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Full-Text Articles in Law

Joseph In Lawyerland, Robin West Jan 2001

Joseph In Lawyerland, Robin West

Georgetown Law Faculty Publications and Other Works

As Alice wanders through Wonderland in an unreal space in real time-a dream-learning backward truths from illogical creatures who speak in paradoxes, so Joseph figuratively wanders through lawyerland in an unreal time, but in a very real space-Manhattan-conversing with his thinly fictionalized friends, all of whom happen to be lawyers, about their lives and practices in law. As Joseph's lawyers talk with him about the law they practice, they uncover, through White Rabbit and Cheshire Cat-like illogical precision, a chaotic, unkempt, unconscionably reckless, often cruel, and sometimes pathological legal wilderness. The legal terrain these lawyers occupy is not an ...


Can They Do That? Legal Ethics In Popular Culture: Of Characters And Acts, Carrie Menkel-Meadow Jan 2001

Can They Do That? Legal Ethics In Popular Culture: Of Characters And Acts, Carrie Menkel-Meadow

Georgetown Law Faculty Publications and Other Works

This Essay describes the depiction of modern lawyers' professional ethics in literature, films, and television, and distinguishes between personal and professional character and specific acts. Depictions of lawyers in modern popular culture are more complex and nuanced than older treatments and allow law students, lawyers, and legal academics an opportunity to examine both ethical rule violations and "micro" behavioral choices, as well as character and more "macro" professional career choices and philosophies in a variety of contexts and serialized plot, treatments. Treatments of professional ethics in more recent popular culture are also contrasted to more literary examinations of both lawyers ...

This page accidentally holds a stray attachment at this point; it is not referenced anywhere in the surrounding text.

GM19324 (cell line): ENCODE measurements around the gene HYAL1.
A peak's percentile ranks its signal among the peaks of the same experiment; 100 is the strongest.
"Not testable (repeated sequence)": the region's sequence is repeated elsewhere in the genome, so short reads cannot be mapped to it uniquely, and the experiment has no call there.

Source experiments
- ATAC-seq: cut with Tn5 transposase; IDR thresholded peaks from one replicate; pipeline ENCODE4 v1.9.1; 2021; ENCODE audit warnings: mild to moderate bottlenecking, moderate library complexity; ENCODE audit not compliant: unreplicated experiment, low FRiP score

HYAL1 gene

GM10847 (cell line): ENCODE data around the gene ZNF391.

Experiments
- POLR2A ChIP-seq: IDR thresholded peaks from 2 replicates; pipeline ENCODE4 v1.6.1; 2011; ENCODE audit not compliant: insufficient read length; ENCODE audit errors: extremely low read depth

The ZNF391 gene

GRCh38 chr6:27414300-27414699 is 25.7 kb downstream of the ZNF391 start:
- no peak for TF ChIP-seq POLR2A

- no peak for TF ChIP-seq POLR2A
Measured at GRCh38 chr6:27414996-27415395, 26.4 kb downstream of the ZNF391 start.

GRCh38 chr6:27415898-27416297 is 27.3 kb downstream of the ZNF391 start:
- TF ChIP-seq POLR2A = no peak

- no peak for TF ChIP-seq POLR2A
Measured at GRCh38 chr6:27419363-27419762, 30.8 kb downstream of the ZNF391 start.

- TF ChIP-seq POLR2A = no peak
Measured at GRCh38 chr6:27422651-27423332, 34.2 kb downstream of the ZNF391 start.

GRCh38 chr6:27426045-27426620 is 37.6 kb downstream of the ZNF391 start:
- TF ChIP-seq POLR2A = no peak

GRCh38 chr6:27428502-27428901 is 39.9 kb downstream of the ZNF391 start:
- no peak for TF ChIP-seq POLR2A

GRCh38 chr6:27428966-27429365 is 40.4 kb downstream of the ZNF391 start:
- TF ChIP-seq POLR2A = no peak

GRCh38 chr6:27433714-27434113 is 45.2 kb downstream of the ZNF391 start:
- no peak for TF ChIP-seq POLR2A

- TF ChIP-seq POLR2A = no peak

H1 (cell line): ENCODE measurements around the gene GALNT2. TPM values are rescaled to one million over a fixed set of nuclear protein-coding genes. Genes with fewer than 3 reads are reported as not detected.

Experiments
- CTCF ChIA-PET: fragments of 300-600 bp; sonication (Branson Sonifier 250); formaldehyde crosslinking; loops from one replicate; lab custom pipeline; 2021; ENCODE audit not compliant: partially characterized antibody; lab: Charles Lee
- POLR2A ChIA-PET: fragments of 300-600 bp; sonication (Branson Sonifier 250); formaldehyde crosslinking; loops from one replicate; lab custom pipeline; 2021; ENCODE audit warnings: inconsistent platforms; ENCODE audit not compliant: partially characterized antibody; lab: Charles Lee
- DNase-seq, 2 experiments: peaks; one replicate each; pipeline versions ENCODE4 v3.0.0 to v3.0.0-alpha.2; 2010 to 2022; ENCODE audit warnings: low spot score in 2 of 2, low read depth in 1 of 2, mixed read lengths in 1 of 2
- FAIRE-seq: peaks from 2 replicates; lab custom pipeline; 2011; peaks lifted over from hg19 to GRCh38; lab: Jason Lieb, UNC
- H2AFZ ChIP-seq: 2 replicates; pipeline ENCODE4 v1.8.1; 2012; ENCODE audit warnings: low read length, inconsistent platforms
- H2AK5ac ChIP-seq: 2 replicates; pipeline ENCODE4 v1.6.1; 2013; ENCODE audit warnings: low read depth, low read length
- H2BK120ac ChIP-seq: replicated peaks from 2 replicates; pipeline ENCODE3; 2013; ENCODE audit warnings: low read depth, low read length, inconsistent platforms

Ethics In Adr: The Many "Cs" Of Professional Responsibility And Dispute Resolution, Carrie Menkel-Meadow Jan 2001

Ethics In Adr: The Many "Cs" Of Professional Responsibility And Dispute Resolution, Carrie Menkel-Meadow

Georgetown Law Faculty Publications and Other Works

I have been teaching both alternative dispute resolution ("ADR") and professional responsibility for a long time, and I will devote the majority of this essay to reporting on some of the enormous changes and developments in this field. However, I will begin with a mea culpa at a higher level of ethical consciousness than the rules that govern us, or are about to govern us, typically use. I have spent the last five years of my life writing ethical rules for ADR, and I am worried about the future of this field. There are many changes occurring in ADR, and ...


To Our Children's Children's Children: The Problems Of Intergenerational Ethics, Lawrence B. Solum Jan 2001

To Our Children's Children's Children: The Problems Of Intergenerational Ethics, Lawrence B. Solum

Georgetown Law Faculty Publications and Other Works

This essay serves as the introduction to the Loyola of Los Angeles Law Review's symposium on intergenerational justice. The importance of this topic cannot be overstated. Intergenerational ethics bears on questions of environmental policy, health policy, intellectual property law, international development policy, social security policy, telecommunications policy, and a variety of other issues.